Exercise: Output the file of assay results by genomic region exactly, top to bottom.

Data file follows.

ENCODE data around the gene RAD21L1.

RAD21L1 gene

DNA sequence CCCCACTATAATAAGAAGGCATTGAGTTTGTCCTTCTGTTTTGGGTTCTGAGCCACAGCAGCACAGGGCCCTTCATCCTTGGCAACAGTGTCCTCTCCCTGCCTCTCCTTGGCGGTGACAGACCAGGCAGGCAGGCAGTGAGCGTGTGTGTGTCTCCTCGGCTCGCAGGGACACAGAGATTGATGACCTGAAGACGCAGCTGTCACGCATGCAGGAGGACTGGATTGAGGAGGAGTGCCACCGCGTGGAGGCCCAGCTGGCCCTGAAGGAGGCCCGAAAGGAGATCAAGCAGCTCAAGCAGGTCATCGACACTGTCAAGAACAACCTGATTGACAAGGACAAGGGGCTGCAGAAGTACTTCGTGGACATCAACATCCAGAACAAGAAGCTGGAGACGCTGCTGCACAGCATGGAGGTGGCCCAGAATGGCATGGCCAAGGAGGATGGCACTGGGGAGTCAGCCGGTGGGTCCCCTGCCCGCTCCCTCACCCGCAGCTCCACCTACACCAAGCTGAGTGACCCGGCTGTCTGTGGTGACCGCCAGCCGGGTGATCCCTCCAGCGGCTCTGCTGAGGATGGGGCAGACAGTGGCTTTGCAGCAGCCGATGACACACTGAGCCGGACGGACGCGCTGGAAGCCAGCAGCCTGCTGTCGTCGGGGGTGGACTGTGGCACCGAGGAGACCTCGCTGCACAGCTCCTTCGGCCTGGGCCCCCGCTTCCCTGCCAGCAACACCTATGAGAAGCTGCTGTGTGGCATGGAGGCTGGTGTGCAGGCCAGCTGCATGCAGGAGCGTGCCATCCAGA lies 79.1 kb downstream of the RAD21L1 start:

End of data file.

ENCODE data around the gene RAD21L1.

RAD21L1 gene

DNA sequence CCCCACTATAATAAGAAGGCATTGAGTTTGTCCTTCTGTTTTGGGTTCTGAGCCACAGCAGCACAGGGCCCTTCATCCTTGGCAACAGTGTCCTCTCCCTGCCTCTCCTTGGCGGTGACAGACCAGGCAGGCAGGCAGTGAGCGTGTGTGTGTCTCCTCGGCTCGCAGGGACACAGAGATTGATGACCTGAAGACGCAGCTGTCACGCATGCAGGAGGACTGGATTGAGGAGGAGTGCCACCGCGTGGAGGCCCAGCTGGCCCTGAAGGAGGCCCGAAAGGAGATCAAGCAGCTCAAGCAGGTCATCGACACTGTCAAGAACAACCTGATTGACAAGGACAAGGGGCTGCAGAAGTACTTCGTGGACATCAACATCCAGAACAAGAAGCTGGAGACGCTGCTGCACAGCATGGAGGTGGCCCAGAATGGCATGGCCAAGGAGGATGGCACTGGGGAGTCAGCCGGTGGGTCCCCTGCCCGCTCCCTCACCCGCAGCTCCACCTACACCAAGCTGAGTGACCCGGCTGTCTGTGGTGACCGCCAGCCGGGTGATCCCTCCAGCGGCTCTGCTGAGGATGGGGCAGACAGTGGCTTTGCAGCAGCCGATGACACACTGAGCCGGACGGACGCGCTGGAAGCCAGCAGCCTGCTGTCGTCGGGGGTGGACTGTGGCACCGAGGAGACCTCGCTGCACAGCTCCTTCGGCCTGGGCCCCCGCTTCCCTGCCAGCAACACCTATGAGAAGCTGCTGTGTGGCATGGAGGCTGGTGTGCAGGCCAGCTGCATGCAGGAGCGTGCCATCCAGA lies 79.1 kb downstream of the RAD21L1 start: